High Tech High Blog Series: Blog 5 of 7
While driving down the road on a rainy day have you ever noticed the rainbow that flows into the storm drains? Many times you will see cigarette butts, trash and other miscellaneous objects flowing down the road to the storm drains, which lead to the ocean. Many people who drive every day or who have a boat that they actively use, are unaware that there are metals on these vehicles that accumulate in the environment.
Metals such as aluminum, copper, cadmium, zinc, accumulate on the roads, and are washed through storm drains into the ocean during each rain. We call these heavy metals.
Metals in boat paint deteriorate and leach into the water, contaminating surrounding waters. The paint used on the hull of the boat contains copper in order to specifically kill off marine organisms. These metals can bring a great amount of toxicity to the ecosystem that they run into.
In a survey designed by a junior class from High Tech High, over 60 percent of participants thought that they did not or were not aware that they contribute to heavy metal pollution simply by driving or using their boat.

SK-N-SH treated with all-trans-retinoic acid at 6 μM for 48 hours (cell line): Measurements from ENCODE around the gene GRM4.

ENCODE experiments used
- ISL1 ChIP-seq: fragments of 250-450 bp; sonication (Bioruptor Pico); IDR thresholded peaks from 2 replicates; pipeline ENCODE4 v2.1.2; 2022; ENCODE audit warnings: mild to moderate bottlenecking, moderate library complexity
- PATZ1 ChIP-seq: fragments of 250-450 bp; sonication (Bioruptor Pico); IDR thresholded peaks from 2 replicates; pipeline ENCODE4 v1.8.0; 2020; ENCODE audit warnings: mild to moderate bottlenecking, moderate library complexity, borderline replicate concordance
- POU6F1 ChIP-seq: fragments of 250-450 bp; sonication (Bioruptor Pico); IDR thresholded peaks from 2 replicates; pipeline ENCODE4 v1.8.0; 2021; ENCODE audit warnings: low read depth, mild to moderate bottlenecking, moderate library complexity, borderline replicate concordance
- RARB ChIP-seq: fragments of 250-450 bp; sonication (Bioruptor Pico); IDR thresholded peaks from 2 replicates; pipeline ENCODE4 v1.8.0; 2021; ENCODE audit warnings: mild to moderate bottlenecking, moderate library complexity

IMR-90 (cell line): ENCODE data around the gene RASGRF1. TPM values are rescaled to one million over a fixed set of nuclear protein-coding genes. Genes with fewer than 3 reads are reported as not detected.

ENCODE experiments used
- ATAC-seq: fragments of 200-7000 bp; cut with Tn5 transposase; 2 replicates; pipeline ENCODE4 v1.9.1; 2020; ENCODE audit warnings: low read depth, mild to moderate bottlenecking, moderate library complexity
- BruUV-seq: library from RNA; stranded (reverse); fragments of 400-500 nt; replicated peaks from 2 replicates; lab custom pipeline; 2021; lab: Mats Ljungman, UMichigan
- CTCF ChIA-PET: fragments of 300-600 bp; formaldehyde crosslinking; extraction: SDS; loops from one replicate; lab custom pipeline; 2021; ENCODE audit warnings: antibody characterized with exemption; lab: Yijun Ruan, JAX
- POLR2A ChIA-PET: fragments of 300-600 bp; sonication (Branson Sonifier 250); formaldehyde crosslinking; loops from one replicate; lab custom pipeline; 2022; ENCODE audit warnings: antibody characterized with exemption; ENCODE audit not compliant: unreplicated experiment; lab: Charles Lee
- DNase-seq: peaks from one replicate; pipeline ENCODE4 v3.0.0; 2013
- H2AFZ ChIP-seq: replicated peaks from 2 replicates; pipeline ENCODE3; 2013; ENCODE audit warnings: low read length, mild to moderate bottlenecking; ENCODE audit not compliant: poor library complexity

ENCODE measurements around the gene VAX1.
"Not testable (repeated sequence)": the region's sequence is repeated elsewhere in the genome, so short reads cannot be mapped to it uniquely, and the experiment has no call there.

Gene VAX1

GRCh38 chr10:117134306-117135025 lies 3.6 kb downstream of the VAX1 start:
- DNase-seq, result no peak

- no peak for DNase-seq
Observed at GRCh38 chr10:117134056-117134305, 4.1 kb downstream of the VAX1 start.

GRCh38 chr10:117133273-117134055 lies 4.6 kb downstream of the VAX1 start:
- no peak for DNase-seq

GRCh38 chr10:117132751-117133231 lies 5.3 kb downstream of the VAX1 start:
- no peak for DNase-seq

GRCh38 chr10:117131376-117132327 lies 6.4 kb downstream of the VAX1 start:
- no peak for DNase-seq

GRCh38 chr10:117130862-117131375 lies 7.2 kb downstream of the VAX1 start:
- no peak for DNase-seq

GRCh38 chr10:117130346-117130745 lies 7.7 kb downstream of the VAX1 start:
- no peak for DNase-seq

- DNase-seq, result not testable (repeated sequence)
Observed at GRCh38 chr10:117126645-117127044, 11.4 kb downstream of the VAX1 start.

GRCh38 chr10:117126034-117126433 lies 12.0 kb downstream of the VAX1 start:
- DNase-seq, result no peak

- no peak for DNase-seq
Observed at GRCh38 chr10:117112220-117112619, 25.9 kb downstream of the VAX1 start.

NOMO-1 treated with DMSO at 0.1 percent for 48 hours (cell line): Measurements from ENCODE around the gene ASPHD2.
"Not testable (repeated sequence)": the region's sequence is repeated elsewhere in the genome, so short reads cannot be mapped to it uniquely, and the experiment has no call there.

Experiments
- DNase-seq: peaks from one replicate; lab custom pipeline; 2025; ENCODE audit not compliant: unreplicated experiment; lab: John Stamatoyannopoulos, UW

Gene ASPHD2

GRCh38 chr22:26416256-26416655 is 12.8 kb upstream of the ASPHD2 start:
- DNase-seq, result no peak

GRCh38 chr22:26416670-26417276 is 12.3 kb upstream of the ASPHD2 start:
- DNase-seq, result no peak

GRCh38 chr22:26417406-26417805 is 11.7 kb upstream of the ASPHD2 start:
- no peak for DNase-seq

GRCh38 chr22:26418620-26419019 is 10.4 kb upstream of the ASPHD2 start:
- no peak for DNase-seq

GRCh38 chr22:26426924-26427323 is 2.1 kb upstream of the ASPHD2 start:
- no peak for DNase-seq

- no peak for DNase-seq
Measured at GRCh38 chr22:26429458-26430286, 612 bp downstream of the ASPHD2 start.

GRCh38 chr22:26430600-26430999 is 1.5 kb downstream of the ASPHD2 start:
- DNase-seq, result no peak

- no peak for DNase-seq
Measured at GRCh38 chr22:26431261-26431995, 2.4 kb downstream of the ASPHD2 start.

While the everyday actions of humans are a large source of pollution, waterfront industries where boats are used can be major contributors to pollution. In 2012, the San Diego Bay Shipyards cleanup began as an attempt to tidy up the ocean area in the shipyards due to the amount of pollution that is in the water. Toxic heavy metals have accumulated at the floor of the bay, which can cause mutations and poison the fish that live there. The parties responsible for this are given five years total to cleanup the area. This was a huge step to cleaning up the bay, but more must be done in order to keep our local waters clean. One thing we can do as individuals is to drive less and make sure we properly dispose of all waste in order to help prevent ocean pollution.
To research and help prevent further pollution, a class of 50+ students from High Tech High school in Point Loma, California teamed up with San Diego Coastkeeper® to conduct the “Oceans Away Project,” a project designed to help inform the public of the consequences of their daily actions.